Let’s level-set: No one gives you negative feedback unless they think you’re capable of learning from it. If you take the time to track changes, you’re taking the time to invest in someone and their development. When the time comes where you have to sit down and provide negative feedback, make sure you also offer up clear solutions and areas for improvement. Don’t just focus on the negative, but work together to find the big-picture learnings. You’d be amazed what people can do when they’re given the room to grow.
I’ve found that the most effective way to deliver feedback is to:
(1) Tell the person why you’re providing feedback (e.g. I see how hard you’re working on “XYZ” and I want to make sure you’re able to succeed in this role); (2) Stick with the facts (i.e. state objective observations and concrete examples) and away from the use of “we” and “everyone” (e.g. We noticed that…) because it will likely make the person feel attacked or ganged up on; (3) Believe the person can rise to the level of work you expect and make the changes needed; (4) Ask questions to understand their perspective—there may be confusion about expectations or they may already recognize they’re not quite meeting the mark and are just as unhappy about their performance; and (5) Give the person time to decide if they want to listen to you, time to decide how to implement the changes, time to begin implementation and time for a new outcome to manifest.
Remember why you’re delivering the feedback in the first place and deliver it with the humanity of the other person in mind, and you’ll be fine.
—DIANA MORRIS, BABE #182
Oof. This is always an uncomfortable conversation, but hopefully it’s not coming as a surprise to your employee. If you’ve provided feedback in the past and nothing has changed, then they—in all fairness—should see this coming.
It’s best to be as direct and transparent as possible. Tell them the reason(s) they’re being let go, cite past conversations and opportunities for improvement that were not met and then wish them the best. I also feel like it’s helpful for both parties to ask them to fill out an exit questionnaire. This gives them an opportunity to air any grievances and get closure, and may even bring to light opportunities for improvement on management’s side as well.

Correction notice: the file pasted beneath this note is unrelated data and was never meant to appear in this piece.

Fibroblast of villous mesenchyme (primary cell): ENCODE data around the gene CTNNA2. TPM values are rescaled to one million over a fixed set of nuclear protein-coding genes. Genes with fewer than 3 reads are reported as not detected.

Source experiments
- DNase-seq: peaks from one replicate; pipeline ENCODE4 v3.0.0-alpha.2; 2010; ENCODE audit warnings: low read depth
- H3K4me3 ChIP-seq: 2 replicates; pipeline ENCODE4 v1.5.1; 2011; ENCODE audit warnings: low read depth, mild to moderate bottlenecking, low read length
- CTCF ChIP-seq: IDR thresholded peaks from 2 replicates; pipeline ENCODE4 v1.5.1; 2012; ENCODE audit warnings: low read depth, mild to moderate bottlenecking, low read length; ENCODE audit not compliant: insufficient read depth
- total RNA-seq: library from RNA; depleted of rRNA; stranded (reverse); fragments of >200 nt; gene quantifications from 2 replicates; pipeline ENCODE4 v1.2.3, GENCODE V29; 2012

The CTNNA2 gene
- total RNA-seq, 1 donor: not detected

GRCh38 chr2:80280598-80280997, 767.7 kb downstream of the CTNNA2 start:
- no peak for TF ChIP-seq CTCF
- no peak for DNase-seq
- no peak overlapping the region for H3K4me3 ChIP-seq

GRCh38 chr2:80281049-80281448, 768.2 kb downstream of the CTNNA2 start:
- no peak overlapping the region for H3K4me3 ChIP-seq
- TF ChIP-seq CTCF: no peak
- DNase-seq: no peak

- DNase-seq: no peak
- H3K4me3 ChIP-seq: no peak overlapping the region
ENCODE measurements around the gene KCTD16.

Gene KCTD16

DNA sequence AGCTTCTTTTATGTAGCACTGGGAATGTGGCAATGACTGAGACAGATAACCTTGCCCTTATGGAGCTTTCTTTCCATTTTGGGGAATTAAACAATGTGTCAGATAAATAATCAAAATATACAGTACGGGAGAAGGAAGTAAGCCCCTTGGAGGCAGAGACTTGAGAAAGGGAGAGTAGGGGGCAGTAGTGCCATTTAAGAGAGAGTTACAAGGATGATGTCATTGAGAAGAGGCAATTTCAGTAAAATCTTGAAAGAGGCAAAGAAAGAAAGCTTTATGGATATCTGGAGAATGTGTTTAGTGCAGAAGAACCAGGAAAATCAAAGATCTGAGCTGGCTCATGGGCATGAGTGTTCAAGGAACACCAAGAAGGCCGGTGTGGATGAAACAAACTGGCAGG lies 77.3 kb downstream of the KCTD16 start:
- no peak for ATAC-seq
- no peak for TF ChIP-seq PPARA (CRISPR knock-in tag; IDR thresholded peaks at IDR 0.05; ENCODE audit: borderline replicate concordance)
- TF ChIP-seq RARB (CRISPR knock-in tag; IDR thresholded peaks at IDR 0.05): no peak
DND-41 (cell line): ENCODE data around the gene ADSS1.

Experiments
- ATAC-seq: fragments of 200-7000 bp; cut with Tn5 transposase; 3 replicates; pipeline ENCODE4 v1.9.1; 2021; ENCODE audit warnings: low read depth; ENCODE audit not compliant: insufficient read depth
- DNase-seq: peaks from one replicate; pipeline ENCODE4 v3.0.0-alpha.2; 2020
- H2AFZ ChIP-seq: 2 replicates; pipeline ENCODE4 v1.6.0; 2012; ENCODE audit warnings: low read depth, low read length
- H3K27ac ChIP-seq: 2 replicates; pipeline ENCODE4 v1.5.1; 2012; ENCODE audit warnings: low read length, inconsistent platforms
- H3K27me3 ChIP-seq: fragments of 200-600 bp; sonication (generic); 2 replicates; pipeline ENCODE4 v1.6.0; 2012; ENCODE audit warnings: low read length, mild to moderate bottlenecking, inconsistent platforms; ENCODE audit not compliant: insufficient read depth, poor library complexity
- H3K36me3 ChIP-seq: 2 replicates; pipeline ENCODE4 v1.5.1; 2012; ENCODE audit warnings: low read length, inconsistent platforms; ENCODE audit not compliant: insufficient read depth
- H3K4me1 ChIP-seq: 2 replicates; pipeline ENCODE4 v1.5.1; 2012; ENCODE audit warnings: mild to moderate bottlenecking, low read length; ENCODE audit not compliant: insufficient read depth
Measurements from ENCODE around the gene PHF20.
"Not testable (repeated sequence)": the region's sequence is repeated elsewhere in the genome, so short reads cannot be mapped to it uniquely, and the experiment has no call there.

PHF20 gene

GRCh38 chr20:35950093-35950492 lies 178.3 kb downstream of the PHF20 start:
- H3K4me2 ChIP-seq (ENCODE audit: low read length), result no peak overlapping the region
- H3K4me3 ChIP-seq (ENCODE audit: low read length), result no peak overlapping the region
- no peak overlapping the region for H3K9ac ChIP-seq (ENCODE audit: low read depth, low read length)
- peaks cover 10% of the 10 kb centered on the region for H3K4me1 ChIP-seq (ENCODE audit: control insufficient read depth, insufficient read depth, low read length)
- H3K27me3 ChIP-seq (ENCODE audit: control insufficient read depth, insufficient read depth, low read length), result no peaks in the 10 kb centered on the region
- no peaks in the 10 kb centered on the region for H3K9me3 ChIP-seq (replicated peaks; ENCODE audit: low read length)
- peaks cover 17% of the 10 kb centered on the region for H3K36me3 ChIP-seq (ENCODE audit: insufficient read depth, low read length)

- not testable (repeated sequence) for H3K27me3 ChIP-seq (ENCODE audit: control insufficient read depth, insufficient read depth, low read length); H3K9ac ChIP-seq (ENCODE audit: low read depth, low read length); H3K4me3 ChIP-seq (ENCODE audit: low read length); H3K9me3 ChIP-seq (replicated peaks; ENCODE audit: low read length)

I just listened to a great podcast on this topic called “How to Fire People," by Without Fail. Patty McCord, who was the chief talent officer at Netflix, gives insight into their hiring and firing techniques.
I had a good experience being incredibly direct and unemotional. I started with, “We’re letting you go...” and then said why we made the decision we did (without rambling or opening the conversation to “but, what about...?” from her.) Then I gave her a chance to ask questions and voice her thoughts, and I answered only if I felt it was appropriate or constructive.
In contrast, the week before, my business partner and I tried to let her go and my partner started with “So, we feel this way...” and gave the girl so much information and opportunity to disagree that we ended up giving her a “trial basis” to stay, which wasted all our time for a week.
–KIMBERLY NOVOSEL, BABE #18
Until Next Week,
—THE BWH ADVICE GURUS
Asking for a Friend is Babes Who Hustle's weekly advice column that asks and answers the work-related questions on all of our minds. Looking for advice and guidance? Hit us with all of your questions below and stay tuned for next Wednesday's edition!